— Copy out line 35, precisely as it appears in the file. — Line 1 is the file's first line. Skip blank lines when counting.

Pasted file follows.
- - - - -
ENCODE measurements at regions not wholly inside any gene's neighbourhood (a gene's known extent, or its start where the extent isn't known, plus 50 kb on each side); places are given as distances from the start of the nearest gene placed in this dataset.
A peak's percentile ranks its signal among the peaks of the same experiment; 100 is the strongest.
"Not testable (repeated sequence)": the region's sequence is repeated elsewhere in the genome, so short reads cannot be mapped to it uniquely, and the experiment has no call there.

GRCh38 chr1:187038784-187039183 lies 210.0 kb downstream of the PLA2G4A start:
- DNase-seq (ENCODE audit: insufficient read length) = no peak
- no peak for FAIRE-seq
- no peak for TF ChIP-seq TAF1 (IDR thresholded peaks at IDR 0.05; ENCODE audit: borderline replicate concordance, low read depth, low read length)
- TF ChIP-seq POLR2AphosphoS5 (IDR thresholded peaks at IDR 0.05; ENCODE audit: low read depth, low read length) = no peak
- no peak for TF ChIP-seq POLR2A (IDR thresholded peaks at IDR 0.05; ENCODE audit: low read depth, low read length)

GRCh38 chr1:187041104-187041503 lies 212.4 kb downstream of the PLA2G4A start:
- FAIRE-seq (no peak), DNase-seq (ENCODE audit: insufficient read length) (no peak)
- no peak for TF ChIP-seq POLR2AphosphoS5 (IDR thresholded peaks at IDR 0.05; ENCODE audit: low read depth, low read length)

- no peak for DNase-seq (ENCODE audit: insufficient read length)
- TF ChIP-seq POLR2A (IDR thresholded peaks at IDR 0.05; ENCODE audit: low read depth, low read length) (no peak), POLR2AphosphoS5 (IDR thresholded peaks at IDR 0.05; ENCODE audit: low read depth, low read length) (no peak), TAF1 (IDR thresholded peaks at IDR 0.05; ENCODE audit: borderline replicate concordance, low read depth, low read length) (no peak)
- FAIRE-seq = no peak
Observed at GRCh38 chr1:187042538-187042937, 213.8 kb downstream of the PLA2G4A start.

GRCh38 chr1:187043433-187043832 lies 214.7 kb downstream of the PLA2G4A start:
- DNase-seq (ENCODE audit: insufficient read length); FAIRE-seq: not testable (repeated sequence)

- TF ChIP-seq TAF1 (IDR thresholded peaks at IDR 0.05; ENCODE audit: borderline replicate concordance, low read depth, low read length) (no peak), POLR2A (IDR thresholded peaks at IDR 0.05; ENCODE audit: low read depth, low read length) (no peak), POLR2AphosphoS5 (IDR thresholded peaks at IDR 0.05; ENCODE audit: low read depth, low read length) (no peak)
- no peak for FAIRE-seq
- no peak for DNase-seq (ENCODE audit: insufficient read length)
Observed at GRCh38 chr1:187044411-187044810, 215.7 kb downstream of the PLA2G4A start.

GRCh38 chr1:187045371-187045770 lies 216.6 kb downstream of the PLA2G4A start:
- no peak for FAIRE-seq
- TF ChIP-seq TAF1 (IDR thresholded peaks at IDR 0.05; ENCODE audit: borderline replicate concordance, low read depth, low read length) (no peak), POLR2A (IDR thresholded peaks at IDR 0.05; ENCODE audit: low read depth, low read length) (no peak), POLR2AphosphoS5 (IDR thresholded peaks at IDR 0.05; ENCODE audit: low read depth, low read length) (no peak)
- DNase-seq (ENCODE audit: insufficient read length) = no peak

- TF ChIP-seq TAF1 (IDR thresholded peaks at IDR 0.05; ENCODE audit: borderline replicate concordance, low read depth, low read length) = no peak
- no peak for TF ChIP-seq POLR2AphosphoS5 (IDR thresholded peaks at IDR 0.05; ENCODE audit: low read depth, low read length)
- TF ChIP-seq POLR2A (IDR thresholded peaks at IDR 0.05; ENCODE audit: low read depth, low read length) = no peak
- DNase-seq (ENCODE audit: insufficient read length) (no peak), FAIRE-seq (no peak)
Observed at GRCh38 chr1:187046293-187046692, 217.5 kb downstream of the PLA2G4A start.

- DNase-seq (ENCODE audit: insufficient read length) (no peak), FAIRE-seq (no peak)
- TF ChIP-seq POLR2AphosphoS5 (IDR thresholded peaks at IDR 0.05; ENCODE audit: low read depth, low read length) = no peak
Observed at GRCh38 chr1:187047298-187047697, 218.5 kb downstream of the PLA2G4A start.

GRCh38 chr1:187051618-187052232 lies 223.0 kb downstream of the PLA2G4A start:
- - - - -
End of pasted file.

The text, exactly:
GRCh38 chr1:187051618-187052232 lies 223.0 kb downstream of the PLA2G4A start: